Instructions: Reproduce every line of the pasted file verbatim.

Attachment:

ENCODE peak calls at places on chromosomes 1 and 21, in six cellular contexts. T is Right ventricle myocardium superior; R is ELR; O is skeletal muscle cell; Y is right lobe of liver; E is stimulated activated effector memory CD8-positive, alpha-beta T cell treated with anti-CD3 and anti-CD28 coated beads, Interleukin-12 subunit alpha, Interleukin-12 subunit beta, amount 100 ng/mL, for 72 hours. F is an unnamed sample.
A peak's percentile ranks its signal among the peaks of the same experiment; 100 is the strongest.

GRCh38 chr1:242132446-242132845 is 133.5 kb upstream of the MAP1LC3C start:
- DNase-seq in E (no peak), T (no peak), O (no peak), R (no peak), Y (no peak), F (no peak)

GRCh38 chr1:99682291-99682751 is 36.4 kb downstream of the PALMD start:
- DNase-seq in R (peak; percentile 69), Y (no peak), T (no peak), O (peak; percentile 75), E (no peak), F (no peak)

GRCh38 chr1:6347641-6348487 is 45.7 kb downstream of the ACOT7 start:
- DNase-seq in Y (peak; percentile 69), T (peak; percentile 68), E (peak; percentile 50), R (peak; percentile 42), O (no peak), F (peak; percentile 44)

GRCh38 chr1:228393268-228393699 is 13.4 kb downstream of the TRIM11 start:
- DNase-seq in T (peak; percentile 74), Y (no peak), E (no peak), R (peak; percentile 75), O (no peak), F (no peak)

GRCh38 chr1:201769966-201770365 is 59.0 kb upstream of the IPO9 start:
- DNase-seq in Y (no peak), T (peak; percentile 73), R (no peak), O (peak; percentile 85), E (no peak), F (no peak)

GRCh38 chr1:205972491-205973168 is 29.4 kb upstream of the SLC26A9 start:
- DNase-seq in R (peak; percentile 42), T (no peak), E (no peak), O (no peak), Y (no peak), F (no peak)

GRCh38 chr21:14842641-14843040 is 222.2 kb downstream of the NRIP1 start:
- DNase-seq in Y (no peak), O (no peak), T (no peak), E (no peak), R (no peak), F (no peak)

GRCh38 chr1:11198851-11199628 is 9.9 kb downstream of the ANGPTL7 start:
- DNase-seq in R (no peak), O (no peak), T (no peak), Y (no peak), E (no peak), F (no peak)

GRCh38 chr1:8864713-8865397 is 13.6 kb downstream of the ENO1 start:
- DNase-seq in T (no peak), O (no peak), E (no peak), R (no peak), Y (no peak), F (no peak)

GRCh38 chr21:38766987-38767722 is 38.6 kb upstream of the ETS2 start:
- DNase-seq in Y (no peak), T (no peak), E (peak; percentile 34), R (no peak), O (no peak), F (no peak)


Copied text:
ENCODE peak calls at places on chromosomes 1 and 21, in six cellular contexts. T is Right ventricle myocardium superior; R is ELR; O is skeletal muscle cell; Y is right lobe of liver; E is stimulated activated effector memory CD8-positive, alpha-beta T cell treated with anti-CD3 and anti-CD28 coated beads, Interleukin-12 subunit alpha, Interleukin-12 subunit beta, amount 100 ng/mL, for 72 hours. F is an unnamed sample.
A peak's percentile ranks its signal among the peaks of the same experiment; 100 is the strongest.

GRCh38 chr1:242132446-242132845 is 133.5 kb upstream of the MAP1LC3C start:
- DNase-seq in E (no peak), T (no peak), O (no peak), R (no peak), Y (no peak), F (no peak)

GRCh38 chr1:99682291-99682751 is 36.4 kb downstream of the PALMD start:
- DNase-seq in R (peak; percentile 69), Y (no peak), T (no peak), O (peak; percentile 75), E (no peak), F (no peak)

GRCh38 chr1:6347641-6348487 is 45.7 kb downstream of the ACOT7 start:
- DNase-seq in Y (peak; percentile 69), T (peak; percentile 68), E (peak; percentile 50), R (peak; percentile 42), O (no peak), F (peak; percentile 44)

GRCh38 chr1:228393268-228393699 is 13.4 kb downstream of the TRIM11 start:
- DNase-seq in T (peak; percentile 74), Y (no peak), E (no peak), R (peak; percentile 75), O (no peak), F (no peak)

GRCh38 chr1:201769966-201770365 is 59.0 kb upstream of the IPO9 start:
- DNase-seq in Y (no peak), T (peak; percentile 73), R (no peak), O (peak; percentile 85), E (no peak), F (no peak)

GRCh38 chr1:205972491-205973168 is 29.4 kb upstream of the SLC26A9 start:
- DNase-seq in R (peak; percentile 42), T (no peak), E (no peak), O (no peak), Y (no peak), F (no peak)

GRCh38 chr21:14842641-14843040 is 222.2 kb downstream of the NRIP1 start:
- DNase-seq in Y (no peak), O (no peak), T (no peak), E (no peak), R (no peak), F (no peak)

GRCh38 chr1:11198851-11199628 is 9.9 kb downstream of the ANGPTL7 start:
- DNase-seq in R (no peak), O (no peak), T (no peak), Y (no peak), E (no peak), F (no peak)

GRCh38 chr1:8864713-8865397 is 13.6 kb downstream of the ENO1 start:
- DNase-seq in T (no peak), O (no peak), E (no peak), R (no peak), Y (no peak), F (no peak)

GRCh38 chr21:38766987-38767722 is 38.6 kb upstream of the ETS2 start:
- DNase-seq in Y (no peak), T (no peak), E (peak; percentile 34), R (no peak), O (no peak), F (no peak)